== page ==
All great leaders I’ve learned from have emphasized the importance of questioning norms. Why do we do this? Why do we do it that way? As times change, the things we do and the ways in which we do them should reflect those changing conditions.
The fact that Indiana was unable to make the final cut for Amazon’s multi-faceted HQ2 mega project when it boasts the 10th-best business climate should cause leaders to pause and ask whether their economic development strategy is the right one for the economic conditions in which we live.
This is not to diminish the fact that Indiana assembled high-caliber teams who put forth terrific proposals, with one making the final 20 cut. In no way is this written as a critique of them or their efforts. Rather, it’s about the bigger picture.
What is the single common thread shared among Amazon’s three-plus HQ2 winners? In a word: people. New York City, Crystal City, Virginia and Nashville vary in many respects, including their business climates. But what they all have now, and have the potential to accommodate more of, is people.
Indiana did not win a share of the HQ2 project because it didn’t offer the cheapest operating conditions. It was not due to inadequate transit systems (though that may be a factor). The bottom line is that Indiana did not win because it has not yet demonstrated the ability to attract and retain the talented workers that would be necessary to support such an investment.
Let me provide some statistics to support my case. Indiana’s employment levels have remained at record highs since historical peak employment was surpassed in July, 2015. Currently, there are 2.7 million Hoosiers employed in the private sector. Meanwhile, Indiana’s unemployment rate sits at an historically low 3.5%.
Fast-growing companies of all kinds across Indiana are currently struggling to fill critical positions. Some might suggest we train our way out of this problem with more effective workforce development practices. This is only partially right. Why? If we could wave a magic wand and place every single unemployed Hoosier into an available job, we would find that there are simply not enough people.
Indiana’s primary economic challenge is people. Talent. There isn’t enough. On top of this, Indiana ranks only 25th in domestic migration, with more Americans moving to other states than to Indiana. Indiana leaders need to focus on this just as they have focused for many years on creating and maintaining a top-ranked business climate.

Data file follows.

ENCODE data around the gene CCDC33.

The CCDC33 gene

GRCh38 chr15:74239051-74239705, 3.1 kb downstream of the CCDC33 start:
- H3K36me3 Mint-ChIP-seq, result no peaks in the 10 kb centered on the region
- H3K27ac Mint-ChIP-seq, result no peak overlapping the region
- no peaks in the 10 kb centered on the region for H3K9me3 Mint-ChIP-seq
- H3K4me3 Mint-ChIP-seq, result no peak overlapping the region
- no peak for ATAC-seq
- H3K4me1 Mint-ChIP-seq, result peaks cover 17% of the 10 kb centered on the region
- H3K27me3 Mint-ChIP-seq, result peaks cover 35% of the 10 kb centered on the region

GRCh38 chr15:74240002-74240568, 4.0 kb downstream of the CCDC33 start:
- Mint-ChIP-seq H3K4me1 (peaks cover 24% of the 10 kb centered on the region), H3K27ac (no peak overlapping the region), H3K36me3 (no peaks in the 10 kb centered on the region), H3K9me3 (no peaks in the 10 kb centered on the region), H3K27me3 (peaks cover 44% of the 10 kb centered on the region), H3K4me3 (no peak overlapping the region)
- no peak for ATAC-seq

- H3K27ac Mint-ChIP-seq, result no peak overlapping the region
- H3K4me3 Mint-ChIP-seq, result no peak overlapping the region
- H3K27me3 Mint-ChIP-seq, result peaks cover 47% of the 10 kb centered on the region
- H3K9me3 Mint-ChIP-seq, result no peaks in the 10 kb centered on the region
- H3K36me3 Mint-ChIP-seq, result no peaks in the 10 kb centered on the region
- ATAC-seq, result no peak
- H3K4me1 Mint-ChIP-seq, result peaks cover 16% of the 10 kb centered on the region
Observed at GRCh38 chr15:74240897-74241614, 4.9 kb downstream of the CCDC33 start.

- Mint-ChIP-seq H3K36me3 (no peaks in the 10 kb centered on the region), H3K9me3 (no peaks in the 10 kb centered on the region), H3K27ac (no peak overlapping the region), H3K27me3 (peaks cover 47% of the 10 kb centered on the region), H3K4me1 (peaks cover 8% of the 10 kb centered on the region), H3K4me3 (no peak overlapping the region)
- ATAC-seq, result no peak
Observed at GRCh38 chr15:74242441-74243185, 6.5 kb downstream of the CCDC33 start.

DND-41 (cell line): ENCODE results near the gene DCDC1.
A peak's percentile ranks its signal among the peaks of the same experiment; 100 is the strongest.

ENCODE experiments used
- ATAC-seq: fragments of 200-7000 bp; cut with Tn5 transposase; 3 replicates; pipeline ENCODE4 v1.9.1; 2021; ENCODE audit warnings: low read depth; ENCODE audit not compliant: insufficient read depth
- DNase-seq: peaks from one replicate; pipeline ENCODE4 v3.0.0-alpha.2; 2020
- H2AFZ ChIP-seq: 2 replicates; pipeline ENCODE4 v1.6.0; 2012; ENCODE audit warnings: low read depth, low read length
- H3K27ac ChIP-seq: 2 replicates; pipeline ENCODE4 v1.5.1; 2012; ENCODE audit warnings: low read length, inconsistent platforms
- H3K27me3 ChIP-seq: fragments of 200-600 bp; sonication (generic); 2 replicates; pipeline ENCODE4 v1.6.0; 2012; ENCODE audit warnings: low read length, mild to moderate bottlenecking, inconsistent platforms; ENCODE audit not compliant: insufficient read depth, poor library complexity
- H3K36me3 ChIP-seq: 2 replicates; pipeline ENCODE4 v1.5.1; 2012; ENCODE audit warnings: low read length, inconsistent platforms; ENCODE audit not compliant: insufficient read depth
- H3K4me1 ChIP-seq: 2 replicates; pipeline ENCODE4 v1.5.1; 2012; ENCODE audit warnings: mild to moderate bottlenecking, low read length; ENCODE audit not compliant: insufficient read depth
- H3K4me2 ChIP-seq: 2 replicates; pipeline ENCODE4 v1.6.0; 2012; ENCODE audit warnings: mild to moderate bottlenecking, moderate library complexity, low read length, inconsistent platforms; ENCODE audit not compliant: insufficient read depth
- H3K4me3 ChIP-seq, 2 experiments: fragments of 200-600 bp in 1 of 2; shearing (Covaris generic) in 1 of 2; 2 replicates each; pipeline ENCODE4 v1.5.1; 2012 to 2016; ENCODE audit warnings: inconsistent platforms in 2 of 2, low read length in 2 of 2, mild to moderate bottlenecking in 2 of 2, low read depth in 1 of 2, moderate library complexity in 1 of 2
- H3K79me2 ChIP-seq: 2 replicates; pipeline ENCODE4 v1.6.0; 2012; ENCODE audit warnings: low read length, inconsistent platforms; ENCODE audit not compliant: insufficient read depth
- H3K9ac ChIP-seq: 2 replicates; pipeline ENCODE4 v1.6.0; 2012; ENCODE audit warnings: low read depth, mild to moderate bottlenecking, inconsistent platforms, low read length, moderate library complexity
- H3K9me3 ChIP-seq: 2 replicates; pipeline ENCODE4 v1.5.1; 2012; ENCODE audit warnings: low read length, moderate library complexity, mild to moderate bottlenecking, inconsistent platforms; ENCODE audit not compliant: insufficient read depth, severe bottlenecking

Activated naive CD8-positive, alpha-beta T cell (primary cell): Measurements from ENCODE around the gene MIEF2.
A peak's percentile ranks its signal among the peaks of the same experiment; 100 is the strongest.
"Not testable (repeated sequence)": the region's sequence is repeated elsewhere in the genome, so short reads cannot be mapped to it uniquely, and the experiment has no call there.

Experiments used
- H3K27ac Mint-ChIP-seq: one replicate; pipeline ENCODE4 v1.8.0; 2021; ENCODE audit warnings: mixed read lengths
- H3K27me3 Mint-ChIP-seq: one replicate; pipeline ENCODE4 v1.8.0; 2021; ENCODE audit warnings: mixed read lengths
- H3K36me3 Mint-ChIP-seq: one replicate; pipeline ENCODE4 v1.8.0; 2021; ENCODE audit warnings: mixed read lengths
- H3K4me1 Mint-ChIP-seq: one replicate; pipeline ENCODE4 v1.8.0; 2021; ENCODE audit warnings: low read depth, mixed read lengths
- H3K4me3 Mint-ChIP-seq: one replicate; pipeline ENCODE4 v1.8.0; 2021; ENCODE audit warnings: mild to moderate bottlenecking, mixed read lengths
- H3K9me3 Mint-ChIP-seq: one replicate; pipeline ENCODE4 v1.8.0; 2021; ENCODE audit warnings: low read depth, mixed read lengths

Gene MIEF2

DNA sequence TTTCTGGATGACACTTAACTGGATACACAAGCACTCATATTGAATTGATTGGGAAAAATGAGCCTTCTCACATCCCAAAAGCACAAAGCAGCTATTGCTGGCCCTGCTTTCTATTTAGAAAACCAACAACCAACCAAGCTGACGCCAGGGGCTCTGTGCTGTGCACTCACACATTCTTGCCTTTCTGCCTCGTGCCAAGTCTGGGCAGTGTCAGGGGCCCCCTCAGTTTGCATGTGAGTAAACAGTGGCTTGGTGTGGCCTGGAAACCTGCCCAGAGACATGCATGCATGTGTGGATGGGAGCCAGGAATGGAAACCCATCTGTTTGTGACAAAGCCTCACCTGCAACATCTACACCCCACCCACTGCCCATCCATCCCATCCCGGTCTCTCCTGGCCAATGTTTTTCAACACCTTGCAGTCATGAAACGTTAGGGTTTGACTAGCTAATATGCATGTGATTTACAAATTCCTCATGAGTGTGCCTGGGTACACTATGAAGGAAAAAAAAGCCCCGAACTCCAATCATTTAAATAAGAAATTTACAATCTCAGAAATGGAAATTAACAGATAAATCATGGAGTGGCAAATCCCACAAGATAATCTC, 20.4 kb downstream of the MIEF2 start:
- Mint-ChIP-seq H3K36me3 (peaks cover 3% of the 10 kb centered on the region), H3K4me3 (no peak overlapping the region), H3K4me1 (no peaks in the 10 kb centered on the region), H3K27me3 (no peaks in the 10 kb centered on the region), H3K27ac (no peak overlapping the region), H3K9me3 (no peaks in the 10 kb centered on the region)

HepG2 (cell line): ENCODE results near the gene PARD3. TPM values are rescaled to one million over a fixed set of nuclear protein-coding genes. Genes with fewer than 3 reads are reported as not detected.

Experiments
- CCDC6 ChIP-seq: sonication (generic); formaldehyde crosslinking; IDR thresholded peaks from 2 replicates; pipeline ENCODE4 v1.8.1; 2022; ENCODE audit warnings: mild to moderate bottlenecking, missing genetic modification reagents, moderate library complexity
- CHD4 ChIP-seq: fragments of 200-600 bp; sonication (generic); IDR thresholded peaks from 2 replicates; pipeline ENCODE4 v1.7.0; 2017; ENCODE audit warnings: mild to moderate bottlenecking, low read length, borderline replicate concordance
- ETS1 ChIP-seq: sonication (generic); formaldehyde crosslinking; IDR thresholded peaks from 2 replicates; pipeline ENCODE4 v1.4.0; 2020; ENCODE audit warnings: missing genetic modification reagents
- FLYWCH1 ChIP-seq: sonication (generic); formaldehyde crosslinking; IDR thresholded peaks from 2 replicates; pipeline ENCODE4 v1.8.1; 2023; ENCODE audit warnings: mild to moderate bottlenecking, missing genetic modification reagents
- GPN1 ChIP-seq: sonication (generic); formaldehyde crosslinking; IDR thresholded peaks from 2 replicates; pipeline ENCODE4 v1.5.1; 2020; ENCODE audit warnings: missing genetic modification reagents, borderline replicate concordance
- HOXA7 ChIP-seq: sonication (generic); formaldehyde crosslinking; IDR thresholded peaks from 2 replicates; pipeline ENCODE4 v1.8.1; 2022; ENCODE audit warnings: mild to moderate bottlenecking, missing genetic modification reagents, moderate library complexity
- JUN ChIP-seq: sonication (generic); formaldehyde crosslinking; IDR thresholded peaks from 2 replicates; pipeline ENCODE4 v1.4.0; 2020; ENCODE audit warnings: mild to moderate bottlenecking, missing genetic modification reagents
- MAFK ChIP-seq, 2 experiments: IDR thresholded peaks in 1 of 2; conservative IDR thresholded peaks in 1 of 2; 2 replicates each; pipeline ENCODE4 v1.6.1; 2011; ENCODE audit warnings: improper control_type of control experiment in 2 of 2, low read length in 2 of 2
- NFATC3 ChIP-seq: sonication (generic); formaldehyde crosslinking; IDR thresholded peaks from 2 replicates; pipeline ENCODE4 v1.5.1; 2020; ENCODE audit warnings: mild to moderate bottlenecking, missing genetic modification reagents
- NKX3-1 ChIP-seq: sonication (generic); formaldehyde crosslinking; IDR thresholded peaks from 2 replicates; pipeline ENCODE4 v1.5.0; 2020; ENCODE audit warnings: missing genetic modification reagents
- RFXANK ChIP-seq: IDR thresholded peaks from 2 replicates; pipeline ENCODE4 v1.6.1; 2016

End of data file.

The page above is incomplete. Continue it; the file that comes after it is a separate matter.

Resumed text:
I’ve learned that failure is not “good” or “bad” on its own. Instead, failure is simply one step in a long process that offers an opportunity to get back up, reflect, learn, and improve. In other words, we get to choose what failure means to us. From a tactical perspective I have no doubt that, as Hoosiers, we will maintain a positive mindset and use this competitive Amazon exercise to our advantage in securing future wins.
However, the reality of historically high levels of employment, historically low unemployment, and negative domestic migration has not altered the core strategic focus within economic development of business attraction. In fact, we need both business and people attraction strategies.
This is an opportunity to fine-tune economic development for today’s economy. Many jobs of today, and many more jobs of tomorrow will follow people. Economic development strategies and budgets should be adjusted to reflect this reality.
There are no silver bullets to Indiana’s challenges. Though at the state level, the Regional Cities Initiative and Stellar Communities program represent efforts to tackle some of them. They are designed to help communities throughout Indiana strengthen on a local and regional basis as a means of enhancing quality, thereby becoming more attractive to people. Unfortunately, these programs struggle to secure legislative support that translates into funding at adequate levels.
I’m proud that Indiana has been an economic leader over the last 12 years. If Indiana intends to remain an economic leader in this country, it should use this Amazon opportunity to reflect, learn, and take steps to position the state for the future. Not to be more like New York City or to win the next mega project, but to become the best version of Indiana.
Eric Shields is principal of Cardinal Strategies, LLC, an economic development and public affairs firm in Indianapolis.